Socially Distance Yourself From Greedy Companies Permanently

The Paycheck Protection Program was part of the CARES Act, passed to help keep small businesses afloat during the social distancing and the economic shutdown during the Covid-19 Pandemic. Funds can go to both small businesses and independent contractors whose work/hours/income have been reduced. As someone who does independent contracting work as a software developer for a local technology company, I am one of the people who was going to be relying on the program to help support my family during the shutdown.

Banks were told that the loans were supposed to come on a “first come, first served” basis. That was not my experience. I was flat out told that despite my qualifying as a small business, that I couldn’t apply til later. Independent contractors, ready to get these funds, were thrown to the back of the line.

The hotel and restaurant industry lobbied to get an exception for chains with fewer than 500 workers per location. This is another part of the problem. Is it possible that these businesses who can lobby to get exceptions so that they can drink from the same trough as the little guys would also be able to muscle their way in and drink it all up before anyone else got a sip?

The CARES act included inspectors general and other oversight to deal with problems in how these funds would be awarded. Donald Trump has problems with inspectors general and he removed one of them who was charged with being the head of the Pandemic Response Accountability Committee (PARC).

Could businesses be trusted to access these funds or would greed win the day? (I think you know the answer.) According to the link above:

Fogo de Chao received $20 million in PPP loans for two locations. How on earth are two locations using that much money?

Ruth’s Chris Steak House had two subsidiaries get $10 million each from JP Morgan Chase. The Ruth’s Chris parent company had $86.6 million in cash on hand. Loans are capped at $10 million but nothing stopped them from getting multiple loans.

Taco Cabana, Potbelly, Kura Sushi, and J. Alexander’s also got loans for multiple millions of dollars that they did not need.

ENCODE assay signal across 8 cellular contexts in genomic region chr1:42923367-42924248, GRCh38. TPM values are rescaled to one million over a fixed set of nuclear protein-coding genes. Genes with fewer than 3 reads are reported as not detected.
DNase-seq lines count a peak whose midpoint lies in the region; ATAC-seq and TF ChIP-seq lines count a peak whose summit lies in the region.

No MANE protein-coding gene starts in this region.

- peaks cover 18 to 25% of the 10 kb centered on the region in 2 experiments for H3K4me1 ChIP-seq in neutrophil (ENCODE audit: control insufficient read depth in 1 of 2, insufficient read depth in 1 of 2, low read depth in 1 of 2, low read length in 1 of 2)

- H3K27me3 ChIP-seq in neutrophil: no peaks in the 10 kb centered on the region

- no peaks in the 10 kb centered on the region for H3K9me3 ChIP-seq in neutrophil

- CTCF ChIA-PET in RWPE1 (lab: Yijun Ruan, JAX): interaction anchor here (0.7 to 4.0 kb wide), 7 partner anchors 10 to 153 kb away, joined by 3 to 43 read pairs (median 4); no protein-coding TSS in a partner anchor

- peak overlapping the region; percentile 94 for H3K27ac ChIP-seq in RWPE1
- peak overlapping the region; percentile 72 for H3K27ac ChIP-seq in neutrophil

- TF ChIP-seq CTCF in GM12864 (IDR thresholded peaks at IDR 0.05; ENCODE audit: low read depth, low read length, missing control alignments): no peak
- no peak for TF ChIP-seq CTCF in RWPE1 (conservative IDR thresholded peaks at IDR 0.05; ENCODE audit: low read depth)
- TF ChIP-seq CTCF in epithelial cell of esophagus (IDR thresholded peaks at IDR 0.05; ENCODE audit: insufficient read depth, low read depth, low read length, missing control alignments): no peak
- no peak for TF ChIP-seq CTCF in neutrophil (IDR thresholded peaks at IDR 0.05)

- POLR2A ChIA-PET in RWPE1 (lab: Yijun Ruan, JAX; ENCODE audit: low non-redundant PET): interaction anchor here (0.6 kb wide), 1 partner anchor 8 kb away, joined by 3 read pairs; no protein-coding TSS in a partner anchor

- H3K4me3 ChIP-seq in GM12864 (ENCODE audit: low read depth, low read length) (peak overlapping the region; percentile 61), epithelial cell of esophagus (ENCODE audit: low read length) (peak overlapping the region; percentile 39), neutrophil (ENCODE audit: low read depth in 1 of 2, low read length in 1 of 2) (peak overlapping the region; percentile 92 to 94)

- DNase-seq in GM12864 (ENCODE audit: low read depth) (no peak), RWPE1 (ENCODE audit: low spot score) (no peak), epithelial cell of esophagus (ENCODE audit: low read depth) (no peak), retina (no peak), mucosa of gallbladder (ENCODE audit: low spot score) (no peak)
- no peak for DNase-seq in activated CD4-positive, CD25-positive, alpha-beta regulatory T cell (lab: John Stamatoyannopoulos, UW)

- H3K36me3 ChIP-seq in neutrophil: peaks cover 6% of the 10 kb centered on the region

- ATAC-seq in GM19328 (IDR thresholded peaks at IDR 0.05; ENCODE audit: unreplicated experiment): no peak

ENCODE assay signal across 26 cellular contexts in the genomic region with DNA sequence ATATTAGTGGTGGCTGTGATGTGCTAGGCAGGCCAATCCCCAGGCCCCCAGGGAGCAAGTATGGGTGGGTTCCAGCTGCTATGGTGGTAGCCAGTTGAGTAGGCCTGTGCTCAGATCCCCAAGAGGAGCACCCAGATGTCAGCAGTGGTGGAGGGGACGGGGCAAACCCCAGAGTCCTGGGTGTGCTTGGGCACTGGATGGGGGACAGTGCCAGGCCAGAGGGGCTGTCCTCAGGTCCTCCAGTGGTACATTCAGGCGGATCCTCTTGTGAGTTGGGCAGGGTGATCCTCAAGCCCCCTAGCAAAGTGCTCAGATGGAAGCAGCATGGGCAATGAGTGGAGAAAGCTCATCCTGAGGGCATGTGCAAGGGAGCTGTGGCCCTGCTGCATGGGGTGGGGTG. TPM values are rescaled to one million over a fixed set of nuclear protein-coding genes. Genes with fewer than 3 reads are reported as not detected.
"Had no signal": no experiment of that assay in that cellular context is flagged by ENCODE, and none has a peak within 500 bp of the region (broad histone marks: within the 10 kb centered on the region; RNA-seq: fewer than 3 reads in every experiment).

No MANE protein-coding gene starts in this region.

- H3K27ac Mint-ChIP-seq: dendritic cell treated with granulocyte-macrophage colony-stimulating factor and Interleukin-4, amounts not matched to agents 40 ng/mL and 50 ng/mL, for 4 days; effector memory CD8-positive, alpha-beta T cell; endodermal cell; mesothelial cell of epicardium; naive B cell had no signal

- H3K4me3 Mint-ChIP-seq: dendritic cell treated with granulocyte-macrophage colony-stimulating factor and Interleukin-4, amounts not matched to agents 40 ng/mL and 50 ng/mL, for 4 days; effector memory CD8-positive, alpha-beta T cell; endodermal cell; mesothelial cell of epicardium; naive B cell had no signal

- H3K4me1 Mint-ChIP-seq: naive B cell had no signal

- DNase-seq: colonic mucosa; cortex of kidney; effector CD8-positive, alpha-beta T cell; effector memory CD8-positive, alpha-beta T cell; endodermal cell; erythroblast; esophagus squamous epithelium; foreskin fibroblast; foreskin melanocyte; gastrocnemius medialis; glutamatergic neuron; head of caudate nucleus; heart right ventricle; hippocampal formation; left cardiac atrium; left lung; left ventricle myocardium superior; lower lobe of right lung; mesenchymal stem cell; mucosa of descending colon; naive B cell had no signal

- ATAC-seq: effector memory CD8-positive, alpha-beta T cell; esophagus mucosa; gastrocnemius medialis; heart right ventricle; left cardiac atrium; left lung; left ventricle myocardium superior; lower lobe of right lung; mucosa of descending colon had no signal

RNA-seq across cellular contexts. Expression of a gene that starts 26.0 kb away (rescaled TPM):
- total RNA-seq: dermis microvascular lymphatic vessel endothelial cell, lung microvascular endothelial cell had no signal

Shake Shack received loans but then returned them. Does that make them any better because they acted on their greed and only gave it back once they were pressured into doing so? The intent to be horrible is still there and they only reversed course when caught. That does not make them any better in my book.

With the hyper-partisan way that Congress works, it is not surprising that they couldn’t reach deals on making sure that we had adequate protections so that legitimate small businesses, independent contractors, and others who needed the money would be first in line before the big dogs got their turn at the trough. This is not to excuse hyper-partisanship in Congress. However, it is a shining example of the greed that takes place. In a time where we are supposed to come together as a nation, these creeps pushed us aside to take from others.

The only answer that we have as people living in the USA is to say no to these establishments who pushed the little guys out of the way to get aid that they did not need. When the pandemic is over (or even before, in those cases where businesses offer some sort of pickup or delivery service) we need to be supporting the small businesses and avoiding the greedy establishments like the plague. Let’s keep ourselves socially distant permanently from these companies listed here.

Do you know of other companies that were not listed here that took money it didn’t need in the PPP? Comment them below. I will make sure to highlight them on my podcast.

Leave a Reply